Hide Page
instagram icon

Coping With Grief At Christmas

Christmas is a time that most people spend with family, friends and loved ones. But seasonal events like this can be a painful reminder of a missing loved one. Here’s some advice on how to deal with your grief.

This blog is a part of our Living With Loss: Grief Campaign
To see more campaign content, click here

Grief is always tough to deal with (if you need help coping with grief, visit our Living with Loss blog), but you might feel it even stronger during times when family and friends naturally get together. Christmas is one of those times, and it doesn’t matter how many weeks, months or years have passed; missing loved ones can feel harder. The feeling of grief can be so strong in the first year following the death of a loved one that you might even find yourself wishing that Christmas would go away. 

Vector image with christmas trees in a row. Front one decorated.

Should you celebrate Christmas?

There is no right or wrong way to deal with grief. You don’t have to celebrate events like Christmas if you don’t want to, but you shouldn’t feel guilty if you choose to carry on marking the occasion. You might worry what other people will think, but it’s a personal choice, and people have to understand and respect this.

The bereavement charity Cruse has lots of tips on how to cope with grief at Christmas, like finding different ways of celebrating, having a routine, finding ways to remember them and taking time for yourself. Find out more here.

Talk to your family and friends about how you’re feeling about Christmas. This will help them understand how you’re experiencing your grief. They will understand better how they can support you.

A heartbroken girl sat with head in lap with broken heart hovering over head

Things to consider

Think about your feelings and plan how you might deal with them if things become overwhelming. Let yourself cry and feel upset if you need to. Give yourself permission to react however you need to at the time.

Know where you can get advice and support if you need it. Talk to family and friends. Support services are also still open over Christmas. Meic doesn’t close, even on Christmas Day, so if you need to talk to someone in confidence, then get in touch. A list of grief support services can be found at the bottom of this blog under ‘Getting Help’.

Young Minds has a blog by Zoe, a young person who shares her experience of Christmas after she lost her brother. She gives lots of tips like finding things to distract you, muting certain triggering words on social media, allowing yourself to feel emotions, and talking.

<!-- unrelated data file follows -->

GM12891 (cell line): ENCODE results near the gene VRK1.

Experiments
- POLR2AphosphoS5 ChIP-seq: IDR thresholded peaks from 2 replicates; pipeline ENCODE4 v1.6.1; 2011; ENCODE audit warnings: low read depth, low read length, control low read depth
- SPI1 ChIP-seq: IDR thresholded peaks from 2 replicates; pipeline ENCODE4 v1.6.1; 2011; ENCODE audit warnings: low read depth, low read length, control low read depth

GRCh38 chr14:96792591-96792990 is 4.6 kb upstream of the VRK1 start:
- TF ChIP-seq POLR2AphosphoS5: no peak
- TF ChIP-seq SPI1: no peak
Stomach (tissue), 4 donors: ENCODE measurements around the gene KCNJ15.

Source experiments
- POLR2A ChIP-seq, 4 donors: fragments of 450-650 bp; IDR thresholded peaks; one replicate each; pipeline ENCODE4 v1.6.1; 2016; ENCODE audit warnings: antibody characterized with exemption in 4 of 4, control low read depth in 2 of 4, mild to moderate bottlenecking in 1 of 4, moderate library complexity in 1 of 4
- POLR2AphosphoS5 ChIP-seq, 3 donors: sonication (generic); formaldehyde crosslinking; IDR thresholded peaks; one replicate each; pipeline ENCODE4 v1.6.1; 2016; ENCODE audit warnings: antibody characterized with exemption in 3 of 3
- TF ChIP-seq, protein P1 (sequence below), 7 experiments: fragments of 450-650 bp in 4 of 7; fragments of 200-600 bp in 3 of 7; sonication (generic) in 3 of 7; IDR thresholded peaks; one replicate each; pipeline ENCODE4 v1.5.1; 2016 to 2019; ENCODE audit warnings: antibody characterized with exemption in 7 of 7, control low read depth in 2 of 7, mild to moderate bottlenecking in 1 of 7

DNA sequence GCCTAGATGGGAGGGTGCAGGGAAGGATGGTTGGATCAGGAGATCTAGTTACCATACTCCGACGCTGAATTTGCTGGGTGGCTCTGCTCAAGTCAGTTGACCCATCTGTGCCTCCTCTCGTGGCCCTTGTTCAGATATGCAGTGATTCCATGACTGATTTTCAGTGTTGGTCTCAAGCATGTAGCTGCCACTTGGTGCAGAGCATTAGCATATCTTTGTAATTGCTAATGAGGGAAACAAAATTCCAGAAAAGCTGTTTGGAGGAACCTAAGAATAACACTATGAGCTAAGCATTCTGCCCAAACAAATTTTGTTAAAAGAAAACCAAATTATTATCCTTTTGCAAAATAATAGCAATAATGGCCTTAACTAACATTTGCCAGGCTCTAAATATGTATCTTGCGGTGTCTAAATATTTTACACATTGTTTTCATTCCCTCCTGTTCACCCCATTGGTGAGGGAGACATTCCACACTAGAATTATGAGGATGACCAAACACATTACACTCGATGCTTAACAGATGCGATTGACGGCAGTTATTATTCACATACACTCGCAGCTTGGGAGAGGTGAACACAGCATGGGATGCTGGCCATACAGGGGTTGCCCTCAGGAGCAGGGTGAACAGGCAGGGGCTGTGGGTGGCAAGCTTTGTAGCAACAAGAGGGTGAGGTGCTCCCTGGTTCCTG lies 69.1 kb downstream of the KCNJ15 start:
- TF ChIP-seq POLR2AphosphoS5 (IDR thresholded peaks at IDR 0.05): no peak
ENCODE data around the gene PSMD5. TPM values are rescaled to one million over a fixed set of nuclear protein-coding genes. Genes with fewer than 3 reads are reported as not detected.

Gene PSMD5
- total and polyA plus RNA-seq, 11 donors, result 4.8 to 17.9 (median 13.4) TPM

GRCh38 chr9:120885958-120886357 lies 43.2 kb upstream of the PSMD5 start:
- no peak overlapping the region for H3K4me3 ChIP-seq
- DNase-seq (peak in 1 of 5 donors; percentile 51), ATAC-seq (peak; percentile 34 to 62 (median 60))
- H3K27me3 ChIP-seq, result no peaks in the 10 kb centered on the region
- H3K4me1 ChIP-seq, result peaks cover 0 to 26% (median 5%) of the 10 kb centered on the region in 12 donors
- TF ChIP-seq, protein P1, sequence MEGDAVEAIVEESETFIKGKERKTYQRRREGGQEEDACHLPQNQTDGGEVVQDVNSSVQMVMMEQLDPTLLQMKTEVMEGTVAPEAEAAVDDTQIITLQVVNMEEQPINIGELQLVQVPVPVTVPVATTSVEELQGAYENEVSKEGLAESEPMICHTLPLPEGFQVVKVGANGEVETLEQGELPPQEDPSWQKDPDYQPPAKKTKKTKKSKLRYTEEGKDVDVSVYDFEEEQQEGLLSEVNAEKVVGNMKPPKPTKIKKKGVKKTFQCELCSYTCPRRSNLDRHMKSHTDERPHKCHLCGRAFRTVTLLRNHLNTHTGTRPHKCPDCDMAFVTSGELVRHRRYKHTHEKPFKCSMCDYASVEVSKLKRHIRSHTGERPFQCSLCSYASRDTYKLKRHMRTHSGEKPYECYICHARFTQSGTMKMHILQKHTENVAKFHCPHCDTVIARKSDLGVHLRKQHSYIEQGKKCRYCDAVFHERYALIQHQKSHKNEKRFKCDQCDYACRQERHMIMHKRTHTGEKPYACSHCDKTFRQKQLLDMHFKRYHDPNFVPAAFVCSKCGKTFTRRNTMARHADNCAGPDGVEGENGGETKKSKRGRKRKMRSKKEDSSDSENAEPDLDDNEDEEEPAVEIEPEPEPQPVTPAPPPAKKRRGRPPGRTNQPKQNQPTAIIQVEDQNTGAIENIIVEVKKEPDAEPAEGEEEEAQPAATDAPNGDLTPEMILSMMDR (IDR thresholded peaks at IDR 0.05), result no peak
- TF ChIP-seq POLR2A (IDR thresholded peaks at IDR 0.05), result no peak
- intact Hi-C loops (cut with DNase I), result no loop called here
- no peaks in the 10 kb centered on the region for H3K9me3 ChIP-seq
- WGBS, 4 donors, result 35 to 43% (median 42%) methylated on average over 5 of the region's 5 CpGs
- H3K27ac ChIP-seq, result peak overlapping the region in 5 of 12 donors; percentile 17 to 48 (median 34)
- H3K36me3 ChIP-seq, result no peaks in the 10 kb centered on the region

Sprout vector image for christmas

Listen to other people’s experiences

Lots of people have experienced grief. It might help to talk to them about their first Christmas and how they remember their loved ones at this time of year. It might give you some ideas about how you can remember your loved one. 

If you feel comfortable talking to the people in your life, try it. If not, then look at this Grieving at Christmas blog on Metro. People share their stories of celebrating and remembering loved ones at Christmas. They range from listening to their favourite music, travelling, looking at photos, and eating sprouts (even though they hate them!). You’ll find ideas at the bottom of the blog on ways to remember loved ones at Christmas.

Bauble hanging on a tree branch

Create rituals

You might like to create new rituals that help you remember them, like lighting a candle, getting a special decoration to put on the tree, or doing something that reminds you of them, like watching their favourite film or listening to their favourite song. 

It’s also okay to make new traditions to help ease your grief for a bit. Maybe play games, bake, or go for a walk. 

Remember to be kind to yourself. Be true to what you feel is best for you during your first Christmas without your loved one.

Getting help

Hope Again logo

Hope Again

A youth website by Cruse Bereavement Support. A safe place where you can learn from other young people how to cope with grief and feel less alone. Call the Cruse helpline on 0808 808 1677 between 9:30 and 5pm Monday and Friday and between 9:30 and 8pm Tuesday, Wednesday, and Thursday. Visit their Grieving at Christmas page.

Winston's Wish logo

Winston’s Wish

Helping children, teenagers and young adults to find their feet when their worlds are turned upside down by grief. Their Help 2 Make Sense website has advice, tips, and real-life stories from other grieving young people. Visit their Coping With Grief at Christmas page.

grief encounter logo

Grief Encounter

Supporting bereaved children and young people. The Grieftalk helpline offers confidential, emotional support and guidance to anyone affected by grief. 0808 802 0111 9am-9pm weekdays. Visit their Remembering at Christmas page.

meic logo with a smiling microphone as the i

Talk to Meic

Free and confidential helpline for children and young people up to 25 in Wales. Call our helpline from 8am to midnight every single day: 080 880 23456 or chat to us online. Find out more here about how we can be Here For You Over Christmas and New Year

Meic contact details image